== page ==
I loved Rufus, he is so practical and straight forward. He starts the toothpaste production because he is convinced toothpaste companies are charging way too much and he could do it just as well for less and still make a profit. I do wonder if he falls into any stereotypes. Not only is he African American, but he also strikes me that he could have Asperger’s. I am not certain about that, but I wonder if he was supposed to be like one of those kids and if he is too much of a stereotype.
For a chapter book this one is on the higher end. In terms of interest I think kids from second to seventh grade would enjoy the story. I would recommend it for any elementary school library, but consider it if you have middle schoolers who are into inventing or need some lower reading level, high interest stories.
By Elizabeth Wroten
On 03, Jul 2016 | In Review | By Elizabeth Wroten
From Goodreads: Bea Garcia is an artist. She draws anywhere and everywhere—but mostly in her own notebook. When Bea’s first and only best friend Yvonne moves to Australia, not even drawing makes Bea feel better. And things only get worse when a loud, rambunctious boy moves in next door. He’s nothing at all like Yvonne! But with a little imagination and a whole lot of doodles, Bea Garcia might just make a new friend.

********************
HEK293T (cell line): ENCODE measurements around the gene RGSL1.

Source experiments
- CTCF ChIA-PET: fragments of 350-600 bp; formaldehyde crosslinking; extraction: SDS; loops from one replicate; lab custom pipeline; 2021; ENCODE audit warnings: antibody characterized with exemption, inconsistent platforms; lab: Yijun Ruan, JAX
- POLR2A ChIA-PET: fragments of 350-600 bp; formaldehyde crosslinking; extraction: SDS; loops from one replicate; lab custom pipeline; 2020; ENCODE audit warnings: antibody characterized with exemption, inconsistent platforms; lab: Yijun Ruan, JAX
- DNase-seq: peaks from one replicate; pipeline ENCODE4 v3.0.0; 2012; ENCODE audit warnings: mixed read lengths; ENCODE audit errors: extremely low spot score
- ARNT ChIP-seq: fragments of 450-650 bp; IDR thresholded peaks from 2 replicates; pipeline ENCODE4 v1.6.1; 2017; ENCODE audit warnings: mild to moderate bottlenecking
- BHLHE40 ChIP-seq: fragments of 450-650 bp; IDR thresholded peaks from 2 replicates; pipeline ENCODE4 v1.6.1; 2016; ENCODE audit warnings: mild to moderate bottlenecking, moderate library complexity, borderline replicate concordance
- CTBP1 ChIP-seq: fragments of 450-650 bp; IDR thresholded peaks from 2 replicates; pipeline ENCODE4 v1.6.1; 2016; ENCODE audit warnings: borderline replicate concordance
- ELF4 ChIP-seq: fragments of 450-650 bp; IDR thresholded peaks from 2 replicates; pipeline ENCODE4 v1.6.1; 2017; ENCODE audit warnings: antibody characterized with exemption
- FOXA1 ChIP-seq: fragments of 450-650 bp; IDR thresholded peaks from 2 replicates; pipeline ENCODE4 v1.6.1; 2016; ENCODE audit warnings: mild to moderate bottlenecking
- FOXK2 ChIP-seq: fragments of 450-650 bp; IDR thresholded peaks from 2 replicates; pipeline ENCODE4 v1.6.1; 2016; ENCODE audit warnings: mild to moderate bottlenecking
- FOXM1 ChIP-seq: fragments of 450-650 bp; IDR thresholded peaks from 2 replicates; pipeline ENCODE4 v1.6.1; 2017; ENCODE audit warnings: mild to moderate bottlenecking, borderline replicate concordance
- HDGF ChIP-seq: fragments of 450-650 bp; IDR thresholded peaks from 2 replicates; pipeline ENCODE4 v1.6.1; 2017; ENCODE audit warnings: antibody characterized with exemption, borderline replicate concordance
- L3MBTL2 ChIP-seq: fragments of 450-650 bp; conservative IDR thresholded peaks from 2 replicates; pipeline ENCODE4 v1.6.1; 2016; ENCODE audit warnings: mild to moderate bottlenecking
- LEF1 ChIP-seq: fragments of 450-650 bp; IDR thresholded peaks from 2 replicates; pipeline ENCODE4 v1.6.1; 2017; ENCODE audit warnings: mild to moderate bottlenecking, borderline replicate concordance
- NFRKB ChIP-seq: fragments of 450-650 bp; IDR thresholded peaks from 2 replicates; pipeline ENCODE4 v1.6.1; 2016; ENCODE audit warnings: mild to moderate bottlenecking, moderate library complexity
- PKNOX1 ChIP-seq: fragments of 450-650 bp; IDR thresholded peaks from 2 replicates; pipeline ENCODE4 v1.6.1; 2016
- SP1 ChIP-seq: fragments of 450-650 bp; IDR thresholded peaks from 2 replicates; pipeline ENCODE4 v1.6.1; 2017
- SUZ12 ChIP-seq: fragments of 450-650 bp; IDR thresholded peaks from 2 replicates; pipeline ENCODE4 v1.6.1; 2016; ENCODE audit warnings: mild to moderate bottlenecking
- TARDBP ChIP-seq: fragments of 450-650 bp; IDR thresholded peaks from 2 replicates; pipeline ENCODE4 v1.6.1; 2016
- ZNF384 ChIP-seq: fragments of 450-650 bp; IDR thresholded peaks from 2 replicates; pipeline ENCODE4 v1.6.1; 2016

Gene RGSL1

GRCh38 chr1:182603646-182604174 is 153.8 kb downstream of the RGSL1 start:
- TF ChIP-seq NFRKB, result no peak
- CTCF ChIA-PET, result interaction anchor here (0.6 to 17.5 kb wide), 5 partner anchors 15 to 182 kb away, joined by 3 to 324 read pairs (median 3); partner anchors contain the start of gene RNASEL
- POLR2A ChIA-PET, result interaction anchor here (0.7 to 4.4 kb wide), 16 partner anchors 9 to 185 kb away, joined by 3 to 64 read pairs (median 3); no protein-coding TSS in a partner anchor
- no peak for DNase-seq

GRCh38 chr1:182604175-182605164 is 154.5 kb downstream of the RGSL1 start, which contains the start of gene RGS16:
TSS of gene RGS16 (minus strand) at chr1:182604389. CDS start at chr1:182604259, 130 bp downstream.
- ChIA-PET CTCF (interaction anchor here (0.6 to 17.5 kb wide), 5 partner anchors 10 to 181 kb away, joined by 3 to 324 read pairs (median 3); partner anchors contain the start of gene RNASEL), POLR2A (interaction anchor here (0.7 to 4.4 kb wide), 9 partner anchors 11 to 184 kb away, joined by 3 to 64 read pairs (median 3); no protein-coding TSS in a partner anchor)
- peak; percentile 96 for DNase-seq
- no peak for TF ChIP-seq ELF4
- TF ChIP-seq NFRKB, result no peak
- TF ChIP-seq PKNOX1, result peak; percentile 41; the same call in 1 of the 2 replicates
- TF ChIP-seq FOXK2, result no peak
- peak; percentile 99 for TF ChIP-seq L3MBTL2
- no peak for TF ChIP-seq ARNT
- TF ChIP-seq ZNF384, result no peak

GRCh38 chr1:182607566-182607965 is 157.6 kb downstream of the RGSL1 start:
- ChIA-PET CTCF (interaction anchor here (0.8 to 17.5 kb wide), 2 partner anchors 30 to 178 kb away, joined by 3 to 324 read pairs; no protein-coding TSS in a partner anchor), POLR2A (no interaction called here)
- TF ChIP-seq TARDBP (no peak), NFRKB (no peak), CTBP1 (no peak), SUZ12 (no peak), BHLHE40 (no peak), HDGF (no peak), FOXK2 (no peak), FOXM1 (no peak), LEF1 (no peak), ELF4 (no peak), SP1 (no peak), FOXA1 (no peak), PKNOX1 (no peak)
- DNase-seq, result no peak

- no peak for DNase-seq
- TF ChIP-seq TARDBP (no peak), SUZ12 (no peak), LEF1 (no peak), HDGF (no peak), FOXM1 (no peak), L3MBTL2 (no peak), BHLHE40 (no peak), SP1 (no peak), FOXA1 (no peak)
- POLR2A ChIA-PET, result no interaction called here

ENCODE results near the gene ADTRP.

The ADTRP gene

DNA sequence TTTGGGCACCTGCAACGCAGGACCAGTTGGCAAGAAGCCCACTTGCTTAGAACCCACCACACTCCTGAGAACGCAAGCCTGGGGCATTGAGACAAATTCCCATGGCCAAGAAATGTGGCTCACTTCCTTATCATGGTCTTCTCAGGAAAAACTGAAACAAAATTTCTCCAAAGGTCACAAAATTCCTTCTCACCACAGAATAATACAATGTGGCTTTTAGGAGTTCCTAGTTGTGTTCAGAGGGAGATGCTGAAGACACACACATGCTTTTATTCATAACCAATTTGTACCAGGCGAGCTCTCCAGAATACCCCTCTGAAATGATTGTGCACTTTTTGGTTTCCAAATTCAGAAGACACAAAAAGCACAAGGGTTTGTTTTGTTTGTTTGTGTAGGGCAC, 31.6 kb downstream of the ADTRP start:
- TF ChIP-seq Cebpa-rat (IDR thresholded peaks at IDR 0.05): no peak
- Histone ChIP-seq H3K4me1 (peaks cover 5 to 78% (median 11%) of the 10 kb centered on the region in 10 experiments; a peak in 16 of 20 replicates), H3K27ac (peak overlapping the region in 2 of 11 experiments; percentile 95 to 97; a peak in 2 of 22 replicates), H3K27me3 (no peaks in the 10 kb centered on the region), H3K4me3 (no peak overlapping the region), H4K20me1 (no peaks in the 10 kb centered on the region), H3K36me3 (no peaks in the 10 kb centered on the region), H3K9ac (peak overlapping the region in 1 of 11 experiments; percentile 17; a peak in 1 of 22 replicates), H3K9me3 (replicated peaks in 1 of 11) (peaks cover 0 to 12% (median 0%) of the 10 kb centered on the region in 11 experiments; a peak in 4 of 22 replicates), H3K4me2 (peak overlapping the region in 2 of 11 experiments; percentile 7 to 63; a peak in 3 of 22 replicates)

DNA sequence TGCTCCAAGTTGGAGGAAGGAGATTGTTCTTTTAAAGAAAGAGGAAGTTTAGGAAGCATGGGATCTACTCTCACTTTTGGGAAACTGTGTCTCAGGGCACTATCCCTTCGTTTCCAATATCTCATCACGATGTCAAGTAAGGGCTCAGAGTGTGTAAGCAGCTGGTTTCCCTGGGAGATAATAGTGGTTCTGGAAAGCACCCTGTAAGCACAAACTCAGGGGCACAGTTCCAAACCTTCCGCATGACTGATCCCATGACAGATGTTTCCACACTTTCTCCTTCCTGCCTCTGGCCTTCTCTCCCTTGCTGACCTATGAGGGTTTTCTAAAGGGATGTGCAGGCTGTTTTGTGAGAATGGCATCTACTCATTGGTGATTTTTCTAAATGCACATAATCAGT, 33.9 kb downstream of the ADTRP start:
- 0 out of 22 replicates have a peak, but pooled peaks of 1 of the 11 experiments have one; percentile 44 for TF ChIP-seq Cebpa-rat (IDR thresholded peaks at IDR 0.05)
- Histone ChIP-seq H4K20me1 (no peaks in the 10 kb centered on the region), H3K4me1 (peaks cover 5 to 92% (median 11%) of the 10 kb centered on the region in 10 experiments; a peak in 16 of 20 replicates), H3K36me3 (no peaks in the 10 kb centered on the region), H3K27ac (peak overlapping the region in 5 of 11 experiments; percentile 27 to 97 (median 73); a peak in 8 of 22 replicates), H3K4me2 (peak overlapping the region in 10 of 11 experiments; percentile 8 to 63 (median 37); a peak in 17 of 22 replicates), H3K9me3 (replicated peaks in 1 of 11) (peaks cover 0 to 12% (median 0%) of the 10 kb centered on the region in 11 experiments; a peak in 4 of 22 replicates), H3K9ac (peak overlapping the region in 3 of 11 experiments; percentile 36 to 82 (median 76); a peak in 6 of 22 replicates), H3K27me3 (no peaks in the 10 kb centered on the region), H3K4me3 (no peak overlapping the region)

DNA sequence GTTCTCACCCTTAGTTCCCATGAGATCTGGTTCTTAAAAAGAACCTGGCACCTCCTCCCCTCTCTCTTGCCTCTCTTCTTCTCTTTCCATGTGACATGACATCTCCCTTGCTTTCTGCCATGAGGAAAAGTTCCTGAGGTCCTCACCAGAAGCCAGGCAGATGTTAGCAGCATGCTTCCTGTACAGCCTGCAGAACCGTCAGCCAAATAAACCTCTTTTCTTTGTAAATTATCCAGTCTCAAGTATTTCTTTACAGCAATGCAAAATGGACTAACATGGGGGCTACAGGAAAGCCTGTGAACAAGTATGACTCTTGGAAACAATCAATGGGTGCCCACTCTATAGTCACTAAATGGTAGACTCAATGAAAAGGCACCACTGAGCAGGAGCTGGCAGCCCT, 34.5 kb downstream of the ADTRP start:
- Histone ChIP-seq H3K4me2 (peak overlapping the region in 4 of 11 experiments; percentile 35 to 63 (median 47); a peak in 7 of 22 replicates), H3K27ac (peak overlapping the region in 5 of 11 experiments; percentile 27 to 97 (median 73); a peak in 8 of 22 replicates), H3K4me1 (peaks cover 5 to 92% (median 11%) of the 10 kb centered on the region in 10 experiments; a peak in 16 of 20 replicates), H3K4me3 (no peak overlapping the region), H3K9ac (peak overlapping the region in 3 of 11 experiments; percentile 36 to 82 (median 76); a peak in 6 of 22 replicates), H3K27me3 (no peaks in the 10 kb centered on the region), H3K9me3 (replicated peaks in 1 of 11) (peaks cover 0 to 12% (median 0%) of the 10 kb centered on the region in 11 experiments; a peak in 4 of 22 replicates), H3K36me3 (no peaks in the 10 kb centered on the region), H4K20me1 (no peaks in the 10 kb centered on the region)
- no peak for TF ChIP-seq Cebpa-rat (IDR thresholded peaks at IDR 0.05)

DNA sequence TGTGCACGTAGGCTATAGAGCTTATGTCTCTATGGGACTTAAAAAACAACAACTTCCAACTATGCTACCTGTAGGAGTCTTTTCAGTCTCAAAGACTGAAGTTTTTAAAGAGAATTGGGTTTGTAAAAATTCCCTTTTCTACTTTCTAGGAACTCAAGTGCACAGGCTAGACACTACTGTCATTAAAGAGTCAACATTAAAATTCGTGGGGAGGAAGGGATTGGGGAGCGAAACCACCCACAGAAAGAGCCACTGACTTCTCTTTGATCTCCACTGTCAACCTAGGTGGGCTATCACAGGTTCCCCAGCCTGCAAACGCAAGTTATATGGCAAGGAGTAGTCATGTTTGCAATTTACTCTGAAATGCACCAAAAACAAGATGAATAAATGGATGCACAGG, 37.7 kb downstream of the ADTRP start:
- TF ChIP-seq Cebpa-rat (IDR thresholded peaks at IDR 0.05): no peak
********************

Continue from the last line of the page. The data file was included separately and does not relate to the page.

Poor Bea! Her best friend has just moved away to Australia, all the way across the globe. Bea is heartbroken. To make matters worse, a weasel of a kid has moved next door into Yvonne’s old house and he’s ruining everything.
This was an interesting book to read as an adult and a teacher. I got how upset Bea was and how she didn’t know how to process her feelings. I think we’ve all felt the heartbreak of a good friendship splitting up, either because someone moves or because people change. I knew that feeling as a kid, but as an adult I thought about how tough it is to keep in touch with far away friends when you are so young. I also saw Burt, the annoying new neighbor boy, from both perspectives. To the kid mourning the loss of her best friend, Burt was obnoxious and forced on her by well-meaning adults. As an adult I saw that Burt was struggling too. He was new to the neighborhood and school and didn’t know how to insert himself in a constructive way into the class dynamic and to ask for friendship.